We take a step back from the yurt craze sweeping Europes campsites to travel through Mongolia with nomadic communities, where yurts originated.
Yurts are all the rage these days, with posh camping (glamping) sites springing up all over Europe. You are probably familiar by now with the yurt concept rounded wooden structures, canvas covered, comfortable, spacious, more like a home than a tent. Its no wonder they have converted many an ardent anti-camper. Easily dismantled and moved (in theory), Mongolian yurts evolved as the home of choice for the nomads of Central Asia. So this month we travel back to Mongolia, one of the regions yurts originally hail from to meet an innovative foundation called Ger to Ger (or Yurt to Yurt) who is working with nomadic families in Mongolia to invite adventurous soles to discover their world.
Since setting up in 2005, Ger to Ger have worked with dozensof Mongolian nomadic herder groups and their communities to develop a travel network of nomadic trekking, horse riding and 4×4 routes through the Mongolian steppe, taking you literally from Ger to Ger, staying with host families and sharing their way of life. Its possibly as close as the modern adventure traveller will get to understanding life as a nomad. North, South, East and West, new trails are continuously being coordinated with the local communities. Check their websitefor a full list. A classic is the Great Gobi Quest, a 12 day exploration of the Gobi desert by jeep, horseback, camels, carts and trekking.
For those less interested in being continuously on the move as the nomadic lifestyle dictates, the agency have helped local community groups set up a series of cultural and homestay programs allowing you a rare insight into their life and customs. One that really caught our eye as a totally outof this world experience was the chance to spend a week learning to train Kazakh eagles in Bayan Ulgii province. Here, Mongolian Kazakhs maintain a 2000 year old tradition of training female Golden Eagles to hunt foxes, rabbits, owls and even small wolves, and you will learn just how its done.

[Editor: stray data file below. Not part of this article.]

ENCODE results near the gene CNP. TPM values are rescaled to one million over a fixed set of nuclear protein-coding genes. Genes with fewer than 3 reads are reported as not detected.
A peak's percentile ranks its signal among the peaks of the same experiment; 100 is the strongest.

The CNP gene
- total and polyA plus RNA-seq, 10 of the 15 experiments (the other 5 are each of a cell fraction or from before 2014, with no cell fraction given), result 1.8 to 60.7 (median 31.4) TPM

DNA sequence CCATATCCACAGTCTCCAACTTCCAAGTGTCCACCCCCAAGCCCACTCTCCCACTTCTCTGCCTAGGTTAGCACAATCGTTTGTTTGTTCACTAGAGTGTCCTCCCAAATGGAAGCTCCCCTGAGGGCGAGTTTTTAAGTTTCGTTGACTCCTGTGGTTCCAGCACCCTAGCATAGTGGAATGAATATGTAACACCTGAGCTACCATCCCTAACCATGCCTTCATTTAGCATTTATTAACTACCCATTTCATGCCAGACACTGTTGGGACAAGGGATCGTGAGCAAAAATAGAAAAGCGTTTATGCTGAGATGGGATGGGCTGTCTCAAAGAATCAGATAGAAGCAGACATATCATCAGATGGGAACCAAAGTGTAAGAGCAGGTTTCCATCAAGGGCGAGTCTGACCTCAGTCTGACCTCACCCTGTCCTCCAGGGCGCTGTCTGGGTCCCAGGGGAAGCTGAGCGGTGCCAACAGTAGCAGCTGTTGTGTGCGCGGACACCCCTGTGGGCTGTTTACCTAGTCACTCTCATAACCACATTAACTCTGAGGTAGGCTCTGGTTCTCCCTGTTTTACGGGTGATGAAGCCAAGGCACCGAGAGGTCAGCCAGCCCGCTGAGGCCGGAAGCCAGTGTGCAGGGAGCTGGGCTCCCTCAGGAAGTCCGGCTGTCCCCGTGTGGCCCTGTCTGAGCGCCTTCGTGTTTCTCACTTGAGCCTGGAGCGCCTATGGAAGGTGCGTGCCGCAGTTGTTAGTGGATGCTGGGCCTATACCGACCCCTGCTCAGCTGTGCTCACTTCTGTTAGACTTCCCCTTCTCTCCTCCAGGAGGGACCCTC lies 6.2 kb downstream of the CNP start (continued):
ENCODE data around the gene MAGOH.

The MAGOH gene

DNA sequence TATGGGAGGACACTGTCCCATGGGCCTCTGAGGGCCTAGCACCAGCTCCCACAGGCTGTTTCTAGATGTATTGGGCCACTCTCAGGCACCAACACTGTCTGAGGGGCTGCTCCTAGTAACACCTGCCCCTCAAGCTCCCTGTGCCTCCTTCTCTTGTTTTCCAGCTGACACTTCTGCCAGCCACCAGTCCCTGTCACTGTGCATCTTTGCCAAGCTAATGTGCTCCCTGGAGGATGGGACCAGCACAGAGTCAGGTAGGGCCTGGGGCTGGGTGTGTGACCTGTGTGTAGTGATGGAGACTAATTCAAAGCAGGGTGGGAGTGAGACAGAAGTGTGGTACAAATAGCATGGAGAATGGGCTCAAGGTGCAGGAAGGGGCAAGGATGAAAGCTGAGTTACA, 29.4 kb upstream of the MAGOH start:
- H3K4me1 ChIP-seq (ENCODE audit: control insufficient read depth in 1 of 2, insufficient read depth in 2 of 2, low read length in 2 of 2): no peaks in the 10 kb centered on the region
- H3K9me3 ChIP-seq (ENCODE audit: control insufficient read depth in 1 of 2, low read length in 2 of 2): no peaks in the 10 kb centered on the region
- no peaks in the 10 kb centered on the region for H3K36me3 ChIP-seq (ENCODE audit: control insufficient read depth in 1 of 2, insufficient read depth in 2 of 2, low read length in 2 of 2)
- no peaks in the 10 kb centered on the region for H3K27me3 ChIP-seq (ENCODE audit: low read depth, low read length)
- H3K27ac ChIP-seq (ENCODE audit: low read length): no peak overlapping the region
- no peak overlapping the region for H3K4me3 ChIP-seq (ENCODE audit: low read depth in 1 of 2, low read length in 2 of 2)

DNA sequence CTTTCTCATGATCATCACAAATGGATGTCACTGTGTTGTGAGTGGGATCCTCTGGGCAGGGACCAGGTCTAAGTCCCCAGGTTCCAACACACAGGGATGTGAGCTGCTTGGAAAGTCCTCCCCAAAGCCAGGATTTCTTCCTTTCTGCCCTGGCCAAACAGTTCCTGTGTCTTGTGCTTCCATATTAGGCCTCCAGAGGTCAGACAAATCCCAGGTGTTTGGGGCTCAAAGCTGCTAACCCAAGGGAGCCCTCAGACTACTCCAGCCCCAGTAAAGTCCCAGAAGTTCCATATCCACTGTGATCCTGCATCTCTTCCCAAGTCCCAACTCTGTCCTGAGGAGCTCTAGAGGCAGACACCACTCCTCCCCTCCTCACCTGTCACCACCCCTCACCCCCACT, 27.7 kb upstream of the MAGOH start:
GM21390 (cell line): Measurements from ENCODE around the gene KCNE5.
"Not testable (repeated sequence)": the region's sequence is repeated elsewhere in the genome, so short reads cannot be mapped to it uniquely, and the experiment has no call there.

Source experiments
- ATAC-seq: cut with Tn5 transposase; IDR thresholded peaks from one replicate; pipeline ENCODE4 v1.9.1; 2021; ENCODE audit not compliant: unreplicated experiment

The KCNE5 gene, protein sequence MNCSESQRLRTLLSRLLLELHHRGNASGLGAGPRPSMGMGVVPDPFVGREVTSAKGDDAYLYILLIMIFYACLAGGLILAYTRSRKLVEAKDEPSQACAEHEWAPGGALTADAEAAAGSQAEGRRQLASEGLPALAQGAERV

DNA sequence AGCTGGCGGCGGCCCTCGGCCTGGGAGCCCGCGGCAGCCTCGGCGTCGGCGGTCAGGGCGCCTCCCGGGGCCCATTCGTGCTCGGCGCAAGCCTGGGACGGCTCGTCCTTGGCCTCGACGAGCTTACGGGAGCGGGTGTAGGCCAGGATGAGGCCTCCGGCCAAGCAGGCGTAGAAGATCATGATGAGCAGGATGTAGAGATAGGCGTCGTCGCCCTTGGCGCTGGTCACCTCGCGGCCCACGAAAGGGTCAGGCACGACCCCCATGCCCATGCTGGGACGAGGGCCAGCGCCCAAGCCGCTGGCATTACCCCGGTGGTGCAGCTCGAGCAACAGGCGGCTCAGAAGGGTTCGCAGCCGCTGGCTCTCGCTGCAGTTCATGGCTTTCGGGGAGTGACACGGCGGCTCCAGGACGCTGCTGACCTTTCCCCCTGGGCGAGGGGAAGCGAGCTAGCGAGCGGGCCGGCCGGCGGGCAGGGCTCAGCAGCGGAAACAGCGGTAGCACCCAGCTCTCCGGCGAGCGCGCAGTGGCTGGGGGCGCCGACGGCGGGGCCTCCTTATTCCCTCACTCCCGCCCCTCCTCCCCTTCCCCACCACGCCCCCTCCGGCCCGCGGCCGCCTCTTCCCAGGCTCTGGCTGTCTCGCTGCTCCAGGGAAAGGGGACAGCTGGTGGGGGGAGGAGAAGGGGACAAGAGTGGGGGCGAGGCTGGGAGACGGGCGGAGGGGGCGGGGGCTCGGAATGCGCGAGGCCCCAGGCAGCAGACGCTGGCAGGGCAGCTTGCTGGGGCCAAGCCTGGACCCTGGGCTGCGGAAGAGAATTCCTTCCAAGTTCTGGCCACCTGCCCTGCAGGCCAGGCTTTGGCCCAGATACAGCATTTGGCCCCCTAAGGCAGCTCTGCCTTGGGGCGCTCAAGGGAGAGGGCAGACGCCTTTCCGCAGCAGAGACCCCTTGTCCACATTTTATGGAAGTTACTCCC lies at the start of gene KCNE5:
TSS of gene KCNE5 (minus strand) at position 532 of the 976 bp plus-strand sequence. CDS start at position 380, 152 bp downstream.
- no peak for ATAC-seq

That might not be to everyones tastes, but is certainly going to be memorable, as would opportunities in different communities to , among other things, learn the language, work with horses, become a Mongolian archer, or discover embroidery and felt making techniques.
Ger to Ger is a unique travel foundation and social enterprisewhich takes an innovative approach to mobilise, train and support rural communities to develop sustainable livelihoods through community tourism.They take an all inclusive approach based on the theory that Even a homeless man with an upright and honest character, with proper knowledge and some applied experience, can walk and guide visitors from point A to point B safely.
Through tourism incomes theysay that rural nomadic herder groups and their communities are developing an understanding that they are custodians of nomadic culture and heritage, and guardians of local environment (as it becomes an income asset). The results are certainly tangible. One nomadic herders testimony, Mr. Chimiddorj, mirrors that of many others:”Our household income has increased. So now, I can pay my daughters tuition. I have learned many thingsduring the training and project.”
Its a far cry from a luxury yurt camping holiday in Cornwall,but travel to Mongolia to discover the origins of theyurt will certainly leave you with a different perspective on life, and gives you the chance to support others in their fight for a sustainable future in this brave new world.
You can read more about Ger to Ger and contact them direct to discuss your travel plans here.
Its not the first time we have explored Mongolia in the adventure mag. You may remember the furious debate that followed Ripley Davenports walk across Mongolia, or followed Tim Cope on the Trail of Ghengis Kahn.